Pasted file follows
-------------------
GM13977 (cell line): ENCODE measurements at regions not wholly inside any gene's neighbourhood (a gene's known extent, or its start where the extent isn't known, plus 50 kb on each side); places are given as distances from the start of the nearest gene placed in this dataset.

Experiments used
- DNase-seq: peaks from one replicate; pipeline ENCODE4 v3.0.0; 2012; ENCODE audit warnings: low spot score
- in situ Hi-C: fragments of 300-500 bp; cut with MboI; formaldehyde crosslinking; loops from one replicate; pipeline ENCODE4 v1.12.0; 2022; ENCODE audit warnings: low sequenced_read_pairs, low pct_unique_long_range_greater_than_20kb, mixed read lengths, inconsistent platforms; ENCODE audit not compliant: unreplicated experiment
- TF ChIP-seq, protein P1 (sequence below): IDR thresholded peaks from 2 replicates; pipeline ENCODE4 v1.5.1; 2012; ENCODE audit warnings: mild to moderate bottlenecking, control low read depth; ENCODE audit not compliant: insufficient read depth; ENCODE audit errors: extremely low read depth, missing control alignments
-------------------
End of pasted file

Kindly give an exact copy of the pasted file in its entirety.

GM13977 (cell line): ENCODE measurements at regions not wholly inside any gene's neighbourhood (a gene's known extent, or its start where the extent isn't known, plus 50 kb on each side); places are given as distances from the start of the nearest gene placed in this dataset.

Experiments used
- DNase-seq: peaks from one replicate; pipeline ENCODE4 v3.0.0; 2012; ENCODE audit warnings: low spot score
- in situ Hi-C: fragments of 300-500 bp; cut with MboI; formaldehyde crosslinking; loops from one replicate; pipeline ENCODE4 v1.12.0; 2022; ENCODE audit warnings: low sequenced_read_pairs, low pct_unique_long_range_greater_than_20kb, mixed read lengths, inconsistent platforms; ENCODE audit not compliant: unreplicated experiment
- TF ChIP-seq, protein P1 (sequence below): IDR thresholded peaks from 2 replicates; pipeline ENCODE4 v1.5.1; 2012; ENCODE audit warnings: mild to moderate bottlenecking, control low read depth; ENCODE audit not compliant: insufficient read depth; ENCODE audit errors: extremely low read depth, missing control alignments